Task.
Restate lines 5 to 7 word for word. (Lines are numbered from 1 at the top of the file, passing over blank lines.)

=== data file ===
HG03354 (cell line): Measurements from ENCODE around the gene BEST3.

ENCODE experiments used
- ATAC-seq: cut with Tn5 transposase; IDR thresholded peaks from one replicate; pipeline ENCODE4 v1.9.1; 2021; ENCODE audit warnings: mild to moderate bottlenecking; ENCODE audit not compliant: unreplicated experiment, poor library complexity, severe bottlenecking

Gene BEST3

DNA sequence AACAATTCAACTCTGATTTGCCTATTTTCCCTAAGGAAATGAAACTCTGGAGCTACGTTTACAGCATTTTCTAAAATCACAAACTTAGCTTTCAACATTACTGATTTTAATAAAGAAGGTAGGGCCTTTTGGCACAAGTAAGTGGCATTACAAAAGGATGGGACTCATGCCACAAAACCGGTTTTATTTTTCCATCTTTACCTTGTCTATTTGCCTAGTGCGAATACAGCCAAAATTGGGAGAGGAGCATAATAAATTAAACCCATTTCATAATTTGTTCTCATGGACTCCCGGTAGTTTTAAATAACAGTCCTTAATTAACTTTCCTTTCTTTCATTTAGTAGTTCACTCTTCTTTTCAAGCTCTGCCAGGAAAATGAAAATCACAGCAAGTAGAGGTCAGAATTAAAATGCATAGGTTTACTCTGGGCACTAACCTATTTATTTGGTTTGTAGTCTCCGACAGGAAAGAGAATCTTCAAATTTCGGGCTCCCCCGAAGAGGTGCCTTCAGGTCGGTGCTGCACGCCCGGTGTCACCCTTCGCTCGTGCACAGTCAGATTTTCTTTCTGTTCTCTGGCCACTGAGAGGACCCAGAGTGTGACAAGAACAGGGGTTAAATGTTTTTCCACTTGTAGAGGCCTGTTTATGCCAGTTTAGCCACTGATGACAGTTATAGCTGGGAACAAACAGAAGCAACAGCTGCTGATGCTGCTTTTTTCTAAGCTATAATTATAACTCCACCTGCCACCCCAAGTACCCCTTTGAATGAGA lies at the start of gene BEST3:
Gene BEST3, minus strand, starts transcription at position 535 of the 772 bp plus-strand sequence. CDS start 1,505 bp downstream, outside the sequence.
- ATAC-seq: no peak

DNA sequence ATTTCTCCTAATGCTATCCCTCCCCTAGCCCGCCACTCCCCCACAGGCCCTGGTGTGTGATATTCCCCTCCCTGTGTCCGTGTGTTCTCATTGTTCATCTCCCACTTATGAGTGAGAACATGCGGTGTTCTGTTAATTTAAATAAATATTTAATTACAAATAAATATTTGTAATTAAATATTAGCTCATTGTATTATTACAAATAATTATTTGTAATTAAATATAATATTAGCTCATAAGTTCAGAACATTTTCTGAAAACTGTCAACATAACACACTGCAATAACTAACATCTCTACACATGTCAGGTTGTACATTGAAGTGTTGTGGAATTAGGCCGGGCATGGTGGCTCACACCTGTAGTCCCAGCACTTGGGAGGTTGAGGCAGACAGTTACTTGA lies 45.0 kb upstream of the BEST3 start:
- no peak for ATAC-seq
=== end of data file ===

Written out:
DNA sequence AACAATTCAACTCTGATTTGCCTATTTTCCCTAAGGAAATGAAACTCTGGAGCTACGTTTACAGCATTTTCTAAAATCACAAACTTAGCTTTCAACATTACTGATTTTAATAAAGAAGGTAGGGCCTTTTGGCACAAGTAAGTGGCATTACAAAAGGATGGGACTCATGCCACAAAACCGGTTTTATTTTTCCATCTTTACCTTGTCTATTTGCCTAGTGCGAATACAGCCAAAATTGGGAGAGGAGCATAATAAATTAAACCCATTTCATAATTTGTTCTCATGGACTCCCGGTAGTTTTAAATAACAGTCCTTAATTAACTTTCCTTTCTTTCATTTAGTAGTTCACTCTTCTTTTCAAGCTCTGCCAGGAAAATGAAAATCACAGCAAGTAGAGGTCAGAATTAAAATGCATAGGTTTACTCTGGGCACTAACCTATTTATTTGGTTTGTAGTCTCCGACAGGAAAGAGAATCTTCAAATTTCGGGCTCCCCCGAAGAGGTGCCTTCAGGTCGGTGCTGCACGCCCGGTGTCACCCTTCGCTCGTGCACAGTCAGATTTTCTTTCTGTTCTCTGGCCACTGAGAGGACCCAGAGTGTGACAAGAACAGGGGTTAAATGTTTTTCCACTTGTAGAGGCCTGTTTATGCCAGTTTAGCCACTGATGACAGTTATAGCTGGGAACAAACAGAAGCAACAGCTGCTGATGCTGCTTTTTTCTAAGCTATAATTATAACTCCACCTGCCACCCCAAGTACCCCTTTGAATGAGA lies at the start of gene BEST3:
Gene BEST3, minus strand, starts transcription at position 535 of the 772 bp plus-strand sequence. CDS start 1,505 bp downstream, outside the sequence.
- ATAC-seq: no peak